Emotet threat actors resumed their email spam campaign on Monday after stopping it late last week to fix a bug.
The bug—a flaw in how Emotet is installed onto a system after a victim opens a malicious email attachment—forced the actors to prematurely halt their campaign.
Emotet is spammed around in emails claiming to contain invoices, forms, or payment details. The attachment is a password-protected ZIP file with a shortcut link file (has the .LNK extension) inside pretending to be a Word document file.
Normally, once users double-click the file, Emotet is loaded into memory, steals email addresses to use in future campaigns, and drops a payload, usually another malware like ransomware or Cobalt Strike. However, the bug happened immediately after the attachment was clicked.
You see, double-clicking the file sets off a chain. A command looks for a string hidden in the .LNK file containing code written in Visual Basic. This code is then appended to a new VBS file before executing that file. But, the shortcut file a command statically calls to does not match the actual name of the attached shortcut file. For example, the command code calls for “Password2.doc.lnk”, but the attached file itself is named “INVOICE 2022-04-22_1033, USA.doc”. This error breaks the infection chain.
Cryptolaemus (@Cryptolaemus1) has provided a more technical explanation in this Twitter thread:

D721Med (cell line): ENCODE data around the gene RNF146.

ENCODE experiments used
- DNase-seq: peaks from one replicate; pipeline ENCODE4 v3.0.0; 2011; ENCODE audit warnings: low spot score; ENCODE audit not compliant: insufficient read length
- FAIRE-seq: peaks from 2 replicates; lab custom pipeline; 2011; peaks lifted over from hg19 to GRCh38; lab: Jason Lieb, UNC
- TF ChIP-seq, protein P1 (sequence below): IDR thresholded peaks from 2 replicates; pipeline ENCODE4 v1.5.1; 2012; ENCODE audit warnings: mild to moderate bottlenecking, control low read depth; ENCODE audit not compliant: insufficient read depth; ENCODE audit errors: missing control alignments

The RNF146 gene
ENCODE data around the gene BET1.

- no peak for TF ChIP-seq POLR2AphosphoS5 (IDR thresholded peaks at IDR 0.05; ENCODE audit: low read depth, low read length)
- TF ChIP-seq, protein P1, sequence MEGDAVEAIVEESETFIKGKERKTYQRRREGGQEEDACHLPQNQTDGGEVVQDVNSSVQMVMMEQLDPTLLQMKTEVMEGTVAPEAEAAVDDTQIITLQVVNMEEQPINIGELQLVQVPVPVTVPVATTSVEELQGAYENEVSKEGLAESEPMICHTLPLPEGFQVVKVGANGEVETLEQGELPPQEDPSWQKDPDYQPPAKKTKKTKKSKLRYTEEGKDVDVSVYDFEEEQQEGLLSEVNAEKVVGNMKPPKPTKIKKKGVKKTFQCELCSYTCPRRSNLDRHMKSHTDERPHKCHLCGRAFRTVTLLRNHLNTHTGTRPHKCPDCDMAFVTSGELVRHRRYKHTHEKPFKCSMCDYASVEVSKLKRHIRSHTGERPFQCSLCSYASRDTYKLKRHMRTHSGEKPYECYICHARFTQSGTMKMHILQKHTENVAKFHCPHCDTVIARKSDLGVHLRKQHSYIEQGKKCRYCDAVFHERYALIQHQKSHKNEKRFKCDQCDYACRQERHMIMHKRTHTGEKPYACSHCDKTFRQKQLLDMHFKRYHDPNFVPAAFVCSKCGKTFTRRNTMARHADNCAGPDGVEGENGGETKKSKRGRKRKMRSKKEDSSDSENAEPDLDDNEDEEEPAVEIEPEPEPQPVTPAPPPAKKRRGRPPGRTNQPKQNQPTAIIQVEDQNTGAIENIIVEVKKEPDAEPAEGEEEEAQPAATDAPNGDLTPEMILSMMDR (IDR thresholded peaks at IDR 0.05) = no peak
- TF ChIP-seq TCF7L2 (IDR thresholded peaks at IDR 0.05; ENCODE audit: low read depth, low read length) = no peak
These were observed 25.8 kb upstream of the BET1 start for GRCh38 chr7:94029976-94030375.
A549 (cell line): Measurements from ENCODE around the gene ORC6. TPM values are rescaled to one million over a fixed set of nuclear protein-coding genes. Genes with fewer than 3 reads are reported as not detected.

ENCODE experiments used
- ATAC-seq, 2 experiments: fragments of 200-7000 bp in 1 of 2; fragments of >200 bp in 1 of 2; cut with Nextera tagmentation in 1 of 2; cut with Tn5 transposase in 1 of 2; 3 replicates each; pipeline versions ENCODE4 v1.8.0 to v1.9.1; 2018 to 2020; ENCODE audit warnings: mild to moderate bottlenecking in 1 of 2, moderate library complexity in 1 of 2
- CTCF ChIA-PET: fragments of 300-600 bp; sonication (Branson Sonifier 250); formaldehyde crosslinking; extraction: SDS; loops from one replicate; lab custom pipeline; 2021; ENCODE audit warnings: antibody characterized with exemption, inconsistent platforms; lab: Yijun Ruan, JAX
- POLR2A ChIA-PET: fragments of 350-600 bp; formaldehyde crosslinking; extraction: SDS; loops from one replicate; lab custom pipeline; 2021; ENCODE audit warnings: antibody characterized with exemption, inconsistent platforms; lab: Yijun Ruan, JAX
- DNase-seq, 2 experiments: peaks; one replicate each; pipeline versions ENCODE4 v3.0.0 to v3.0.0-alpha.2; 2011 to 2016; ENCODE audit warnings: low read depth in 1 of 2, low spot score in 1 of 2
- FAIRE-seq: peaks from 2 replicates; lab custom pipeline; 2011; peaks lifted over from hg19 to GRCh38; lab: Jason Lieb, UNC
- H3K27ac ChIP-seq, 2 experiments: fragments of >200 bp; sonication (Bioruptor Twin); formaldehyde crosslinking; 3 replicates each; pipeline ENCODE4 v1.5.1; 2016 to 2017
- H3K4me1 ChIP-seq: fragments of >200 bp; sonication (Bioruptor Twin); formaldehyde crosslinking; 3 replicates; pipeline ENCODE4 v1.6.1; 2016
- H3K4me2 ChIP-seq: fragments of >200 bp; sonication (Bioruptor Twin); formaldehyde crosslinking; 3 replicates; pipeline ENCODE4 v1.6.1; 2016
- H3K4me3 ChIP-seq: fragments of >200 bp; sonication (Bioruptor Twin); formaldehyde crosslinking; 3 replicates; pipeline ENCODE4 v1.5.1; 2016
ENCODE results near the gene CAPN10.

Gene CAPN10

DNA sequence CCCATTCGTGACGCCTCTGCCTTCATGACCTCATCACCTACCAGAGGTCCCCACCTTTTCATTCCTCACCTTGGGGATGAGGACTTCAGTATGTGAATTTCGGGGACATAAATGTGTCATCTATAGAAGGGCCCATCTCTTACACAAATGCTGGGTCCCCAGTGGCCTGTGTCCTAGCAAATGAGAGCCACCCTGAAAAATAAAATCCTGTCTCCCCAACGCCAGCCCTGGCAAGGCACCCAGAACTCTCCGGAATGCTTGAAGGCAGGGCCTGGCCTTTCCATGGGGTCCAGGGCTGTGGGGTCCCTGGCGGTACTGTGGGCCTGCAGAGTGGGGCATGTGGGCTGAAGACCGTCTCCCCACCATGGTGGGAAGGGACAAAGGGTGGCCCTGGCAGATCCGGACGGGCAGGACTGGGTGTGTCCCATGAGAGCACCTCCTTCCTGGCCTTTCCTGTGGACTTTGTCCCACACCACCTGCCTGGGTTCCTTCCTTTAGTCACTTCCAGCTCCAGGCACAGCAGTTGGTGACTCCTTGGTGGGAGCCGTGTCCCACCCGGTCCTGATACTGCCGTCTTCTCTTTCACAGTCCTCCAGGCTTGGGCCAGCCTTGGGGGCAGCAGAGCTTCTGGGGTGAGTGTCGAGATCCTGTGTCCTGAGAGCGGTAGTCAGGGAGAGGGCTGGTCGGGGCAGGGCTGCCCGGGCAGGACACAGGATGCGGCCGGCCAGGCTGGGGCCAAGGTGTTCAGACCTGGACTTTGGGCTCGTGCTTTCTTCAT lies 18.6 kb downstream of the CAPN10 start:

Emotet’s current use of .LNK files as attachments is a tried-and-tested tactic that can bypass antivirus detection and Mark-of-the-Web (MOTW) “marking.” Mark of the Web is a Windows feature that determines the origin of a file downloaded from the Internet.
Our Threat Intelligence Team has seen APT threat actors use .LNK files in their attack campaigns (the Higaisa APT comes to mind). It’s no surprise that other cybercriminal groups have adopted this. Proponents of Emotet and IcedID were just some of them.
Emotet has been revolutionizing its way of reaching victims during its years of activity. Historically, it was spread via malicious Windows App Installer packages and malformed Word documents. Emotet is a sophisticated and versatile Trojan, which has been used by other criminal groups to drop their own malware, causing multiple system infections. Some of the files it drops are QBot, QakBot, TrickBot, and Mimikatz (a legitimate tool used to steal credentials).
BleepingComputer shared a list of attachment names the new Emotet email spam campaign is using, courtesy of Cofense, a security company specializing in email security:
- ACH form.zip
- ACH payment info.zip
- BANK TRANSFER COPY.zip
- Electronic form.zip
- Form – Apr 25, 2022.zip
- Payment Status.zip
- PO 04252022.zip
If you have received any emails bearing attachments with the above names, it would be wise to delete them immediately to prevent the risk of accidentally opening the attachment.
Stay safe out there!
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